Portuguese Socialist Party leader Mario Soares has denied a statement attributed to him by The Washington Post last Friday that if elected prime minister he would hold talks with unions about denationalizing some government enterprises. In his interview Thursday with Post editors and writers Soares was asked whether he planned to "reverse the system of nationalizations in any specific sectors, to make changes in the land reform or the labor code" to resolve Portugal's economic problems. Soares replied, "I think so. I think it is necessary to do such changes in the labor policy, the code, but these changes have to be negotiated and agreed to with the trade unions." The Post editors thought his response applied to the entire question, including denationalizing industry, and regret any misinterpretation.
Portuguese Socialist Party leader Mario Soares said yesterday that a Socialist-led government would be in a favored position to carry out austerity measures needed for his nation's troubled economy because the powerful unions trust him more than the current conservative government.
Soares, whose party currently leads in polls forecasting results of national elections April 25, said that he would seek to enforce policies to boost labor productivity. The current Social Democratic-led government was unable to do that because of factional infighting with rightist coalition partners, the mistrust of the Communist-dominated unions and political opposition from the left.
"It is necessary to be able to talk to the workers and have them accept some sacrifices which are obvious," he said at a luncheon with Washington Post editors and reporters. "I think it is necessary to have a government that is trusted by the majority of the workers."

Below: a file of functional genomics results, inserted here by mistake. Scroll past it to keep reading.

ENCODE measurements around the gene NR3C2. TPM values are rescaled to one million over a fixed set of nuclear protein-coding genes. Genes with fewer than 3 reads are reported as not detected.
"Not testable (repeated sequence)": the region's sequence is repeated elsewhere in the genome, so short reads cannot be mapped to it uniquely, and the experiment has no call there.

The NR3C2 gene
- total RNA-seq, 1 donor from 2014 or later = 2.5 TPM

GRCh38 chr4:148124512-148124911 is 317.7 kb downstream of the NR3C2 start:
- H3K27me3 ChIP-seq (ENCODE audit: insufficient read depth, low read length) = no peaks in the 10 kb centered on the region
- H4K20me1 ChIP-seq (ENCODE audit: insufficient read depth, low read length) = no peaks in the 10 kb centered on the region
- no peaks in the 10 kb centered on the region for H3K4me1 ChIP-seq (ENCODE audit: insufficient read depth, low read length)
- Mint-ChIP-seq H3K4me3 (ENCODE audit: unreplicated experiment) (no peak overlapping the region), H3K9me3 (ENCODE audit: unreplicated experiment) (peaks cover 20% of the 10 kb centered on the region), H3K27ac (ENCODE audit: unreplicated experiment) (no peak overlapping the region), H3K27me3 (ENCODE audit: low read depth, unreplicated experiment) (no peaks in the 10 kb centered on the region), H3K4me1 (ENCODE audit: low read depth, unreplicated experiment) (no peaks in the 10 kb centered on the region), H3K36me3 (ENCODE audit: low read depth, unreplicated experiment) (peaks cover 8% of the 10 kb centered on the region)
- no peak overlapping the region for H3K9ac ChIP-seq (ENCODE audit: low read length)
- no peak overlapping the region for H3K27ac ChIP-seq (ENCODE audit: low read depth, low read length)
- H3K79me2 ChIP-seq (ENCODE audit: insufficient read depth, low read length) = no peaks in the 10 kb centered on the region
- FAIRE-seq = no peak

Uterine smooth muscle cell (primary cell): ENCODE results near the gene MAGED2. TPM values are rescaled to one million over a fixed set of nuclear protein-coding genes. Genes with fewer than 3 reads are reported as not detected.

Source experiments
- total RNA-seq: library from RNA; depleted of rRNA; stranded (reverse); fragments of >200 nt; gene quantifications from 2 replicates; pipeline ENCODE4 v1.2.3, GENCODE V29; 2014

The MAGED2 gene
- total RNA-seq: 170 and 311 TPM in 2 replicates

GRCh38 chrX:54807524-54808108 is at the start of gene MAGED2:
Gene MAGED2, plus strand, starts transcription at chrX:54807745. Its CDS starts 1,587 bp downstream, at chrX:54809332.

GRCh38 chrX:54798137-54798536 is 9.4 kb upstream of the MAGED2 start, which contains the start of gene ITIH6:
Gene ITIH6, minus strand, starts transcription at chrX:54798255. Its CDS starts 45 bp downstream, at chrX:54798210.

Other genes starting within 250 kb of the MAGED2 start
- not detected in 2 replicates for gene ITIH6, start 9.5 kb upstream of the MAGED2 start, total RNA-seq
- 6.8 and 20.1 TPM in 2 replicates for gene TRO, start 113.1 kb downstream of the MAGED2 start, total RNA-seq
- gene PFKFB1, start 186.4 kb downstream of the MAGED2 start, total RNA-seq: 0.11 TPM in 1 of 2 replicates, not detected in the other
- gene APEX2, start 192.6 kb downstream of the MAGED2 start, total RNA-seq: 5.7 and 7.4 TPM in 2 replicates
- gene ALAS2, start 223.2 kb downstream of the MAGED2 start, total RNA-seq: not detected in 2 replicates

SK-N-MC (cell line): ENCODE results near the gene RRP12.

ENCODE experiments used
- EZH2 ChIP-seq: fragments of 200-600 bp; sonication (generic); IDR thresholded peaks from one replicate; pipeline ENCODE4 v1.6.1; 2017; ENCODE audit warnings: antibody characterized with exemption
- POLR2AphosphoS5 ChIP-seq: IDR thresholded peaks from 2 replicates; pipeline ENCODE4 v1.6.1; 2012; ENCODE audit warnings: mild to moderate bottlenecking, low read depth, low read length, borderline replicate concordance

The center-right coalition government collapsed late last year and has assumed a caretaker status until the elections.
Soares, who was prime minister from 1976 to 1978, said he would hold talks with the unions on possible denationalization of enterprises. He said the country was in an economic crisis because of its $3.4 billion balance-of-payments deficit, 24 percent inflation and high unemployment.
Soares was in Washington for two days of talks with President Reagan and other senior administration officials as a representative of the Socialist International. He recently led a Socialist delegation that visited the Middle East, and he said he told Secretary of State George P. Shultz here that the United States should speed efforts to get Israeli forces out of southern Lebanon.
Reports from Lisbon suggest that Soares already has reached an understanding with the Social Democrats to form a coalition after the election. He said there was no formal agreement but acknowledged that "the idea is growing." Soares cannot seek a partner to his left because relations are practically nonexistent between his party and Portugal's pro-Soviet Communist Party.